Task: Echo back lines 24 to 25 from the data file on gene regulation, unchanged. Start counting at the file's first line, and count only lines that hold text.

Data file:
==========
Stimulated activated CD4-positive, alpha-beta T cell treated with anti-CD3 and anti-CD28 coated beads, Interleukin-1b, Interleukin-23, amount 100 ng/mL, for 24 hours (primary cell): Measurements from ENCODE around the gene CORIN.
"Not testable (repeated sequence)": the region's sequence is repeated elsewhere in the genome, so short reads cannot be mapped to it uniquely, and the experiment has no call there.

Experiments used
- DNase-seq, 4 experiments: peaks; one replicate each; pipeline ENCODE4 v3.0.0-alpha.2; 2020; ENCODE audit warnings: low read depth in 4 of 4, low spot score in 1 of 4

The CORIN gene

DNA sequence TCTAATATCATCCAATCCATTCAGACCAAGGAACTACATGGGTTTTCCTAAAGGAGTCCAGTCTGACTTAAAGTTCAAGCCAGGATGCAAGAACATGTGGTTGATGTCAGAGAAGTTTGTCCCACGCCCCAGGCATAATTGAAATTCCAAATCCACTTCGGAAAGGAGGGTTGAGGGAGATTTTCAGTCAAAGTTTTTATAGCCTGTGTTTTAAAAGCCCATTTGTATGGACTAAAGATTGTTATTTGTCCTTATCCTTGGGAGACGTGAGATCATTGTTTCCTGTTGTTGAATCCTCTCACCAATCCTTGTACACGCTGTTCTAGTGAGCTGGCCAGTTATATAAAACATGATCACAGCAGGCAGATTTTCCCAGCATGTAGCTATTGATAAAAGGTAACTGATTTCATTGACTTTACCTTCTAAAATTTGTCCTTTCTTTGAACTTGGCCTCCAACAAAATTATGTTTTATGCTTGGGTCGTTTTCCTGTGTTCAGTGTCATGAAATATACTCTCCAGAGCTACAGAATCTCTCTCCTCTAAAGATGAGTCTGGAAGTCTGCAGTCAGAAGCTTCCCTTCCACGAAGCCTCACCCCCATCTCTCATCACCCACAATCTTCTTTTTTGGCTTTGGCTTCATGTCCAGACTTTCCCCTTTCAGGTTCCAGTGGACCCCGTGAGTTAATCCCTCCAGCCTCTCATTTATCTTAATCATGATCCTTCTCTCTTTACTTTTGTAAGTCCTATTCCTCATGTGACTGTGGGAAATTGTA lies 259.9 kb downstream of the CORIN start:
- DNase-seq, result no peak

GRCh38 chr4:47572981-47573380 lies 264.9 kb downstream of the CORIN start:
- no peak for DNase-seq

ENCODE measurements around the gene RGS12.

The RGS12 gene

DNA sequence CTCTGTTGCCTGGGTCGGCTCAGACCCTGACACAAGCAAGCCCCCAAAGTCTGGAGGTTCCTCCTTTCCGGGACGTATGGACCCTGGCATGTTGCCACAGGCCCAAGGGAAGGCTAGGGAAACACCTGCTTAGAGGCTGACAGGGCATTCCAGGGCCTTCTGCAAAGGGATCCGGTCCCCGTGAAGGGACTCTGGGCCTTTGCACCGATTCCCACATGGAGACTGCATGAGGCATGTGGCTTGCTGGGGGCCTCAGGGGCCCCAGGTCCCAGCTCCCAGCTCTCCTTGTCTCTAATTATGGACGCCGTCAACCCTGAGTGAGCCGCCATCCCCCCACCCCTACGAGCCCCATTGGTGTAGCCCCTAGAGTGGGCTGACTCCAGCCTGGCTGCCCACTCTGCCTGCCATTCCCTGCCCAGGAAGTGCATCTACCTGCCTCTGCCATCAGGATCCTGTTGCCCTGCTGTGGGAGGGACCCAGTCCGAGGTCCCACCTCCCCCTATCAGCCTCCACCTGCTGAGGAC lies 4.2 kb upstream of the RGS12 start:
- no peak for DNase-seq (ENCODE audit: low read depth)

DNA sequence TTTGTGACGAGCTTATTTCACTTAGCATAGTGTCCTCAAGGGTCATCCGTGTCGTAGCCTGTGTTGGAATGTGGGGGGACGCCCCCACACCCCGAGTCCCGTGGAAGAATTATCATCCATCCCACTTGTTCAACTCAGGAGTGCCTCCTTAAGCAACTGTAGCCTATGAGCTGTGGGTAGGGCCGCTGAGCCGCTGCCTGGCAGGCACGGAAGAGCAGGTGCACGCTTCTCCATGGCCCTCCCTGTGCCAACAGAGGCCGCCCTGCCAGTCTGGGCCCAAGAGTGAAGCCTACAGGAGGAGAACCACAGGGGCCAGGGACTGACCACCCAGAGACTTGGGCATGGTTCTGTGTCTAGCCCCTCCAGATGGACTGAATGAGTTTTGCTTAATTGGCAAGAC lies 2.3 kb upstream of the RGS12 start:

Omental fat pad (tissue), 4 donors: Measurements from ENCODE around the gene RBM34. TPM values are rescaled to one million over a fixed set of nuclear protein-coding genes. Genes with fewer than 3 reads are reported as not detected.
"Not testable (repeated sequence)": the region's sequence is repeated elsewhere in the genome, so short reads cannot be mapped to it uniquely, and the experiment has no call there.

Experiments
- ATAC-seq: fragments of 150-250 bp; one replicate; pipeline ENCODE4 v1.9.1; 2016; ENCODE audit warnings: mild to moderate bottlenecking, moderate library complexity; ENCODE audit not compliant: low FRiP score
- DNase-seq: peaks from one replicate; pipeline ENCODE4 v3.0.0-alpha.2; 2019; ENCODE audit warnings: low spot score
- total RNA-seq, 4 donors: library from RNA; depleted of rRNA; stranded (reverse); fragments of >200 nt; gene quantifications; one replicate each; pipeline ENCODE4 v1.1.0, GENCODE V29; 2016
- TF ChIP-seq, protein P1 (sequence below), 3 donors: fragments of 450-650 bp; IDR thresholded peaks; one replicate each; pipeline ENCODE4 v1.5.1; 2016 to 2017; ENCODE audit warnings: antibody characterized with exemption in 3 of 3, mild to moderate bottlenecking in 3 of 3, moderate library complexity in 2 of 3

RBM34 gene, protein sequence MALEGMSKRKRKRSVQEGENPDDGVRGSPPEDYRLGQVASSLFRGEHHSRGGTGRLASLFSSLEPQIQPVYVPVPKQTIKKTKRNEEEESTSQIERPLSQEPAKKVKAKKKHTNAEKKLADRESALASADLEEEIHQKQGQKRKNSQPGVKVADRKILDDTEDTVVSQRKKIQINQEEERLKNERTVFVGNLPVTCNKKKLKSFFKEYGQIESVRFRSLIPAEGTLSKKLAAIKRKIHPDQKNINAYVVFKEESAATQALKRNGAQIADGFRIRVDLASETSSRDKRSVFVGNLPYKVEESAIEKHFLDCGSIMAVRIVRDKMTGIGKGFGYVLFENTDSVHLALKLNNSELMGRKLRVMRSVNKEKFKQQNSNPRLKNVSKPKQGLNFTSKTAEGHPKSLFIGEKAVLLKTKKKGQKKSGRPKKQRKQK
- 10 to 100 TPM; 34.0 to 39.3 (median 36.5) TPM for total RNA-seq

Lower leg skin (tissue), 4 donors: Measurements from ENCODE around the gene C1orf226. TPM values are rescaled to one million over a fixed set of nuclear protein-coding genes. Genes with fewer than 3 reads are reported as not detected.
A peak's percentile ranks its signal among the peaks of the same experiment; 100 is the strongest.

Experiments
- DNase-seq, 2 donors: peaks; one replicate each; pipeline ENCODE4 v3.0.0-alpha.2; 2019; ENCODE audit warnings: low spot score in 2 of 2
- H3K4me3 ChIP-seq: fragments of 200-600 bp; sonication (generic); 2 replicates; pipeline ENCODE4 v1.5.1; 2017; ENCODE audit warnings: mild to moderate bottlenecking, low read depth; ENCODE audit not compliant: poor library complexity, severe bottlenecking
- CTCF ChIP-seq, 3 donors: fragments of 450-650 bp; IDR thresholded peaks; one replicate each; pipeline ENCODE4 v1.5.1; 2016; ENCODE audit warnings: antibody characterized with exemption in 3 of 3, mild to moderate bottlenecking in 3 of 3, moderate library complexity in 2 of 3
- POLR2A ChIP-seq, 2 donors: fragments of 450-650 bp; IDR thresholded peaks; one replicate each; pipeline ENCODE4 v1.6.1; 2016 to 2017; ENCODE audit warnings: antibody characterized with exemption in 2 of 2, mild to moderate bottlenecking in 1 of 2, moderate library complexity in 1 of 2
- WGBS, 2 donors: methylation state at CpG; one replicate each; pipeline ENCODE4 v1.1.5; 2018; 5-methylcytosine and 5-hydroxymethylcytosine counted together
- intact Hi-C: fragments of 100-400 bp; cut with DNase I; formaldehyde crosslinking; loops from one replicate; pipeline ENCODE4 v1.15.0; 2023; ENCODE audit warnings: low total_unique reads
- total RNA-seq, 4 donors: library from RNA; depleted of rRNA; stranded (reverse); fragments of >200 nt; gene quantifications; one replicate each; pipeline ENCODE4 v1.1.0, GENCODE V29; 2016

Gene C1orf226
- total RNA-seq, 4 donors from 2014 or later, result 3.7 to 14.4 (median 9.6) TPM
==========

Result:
Lower leg skin (tissue), 4 donors: Measurements from ENCODE around the gene C1orf226. TPM values are rescaled to one million over a fixed set of nuclear protein-coding genes. Genes with fewer than 3 reads are reported as not detected.
A peak's percentile ranks its signal among the peaks of the same experiment; 100 is the strongest.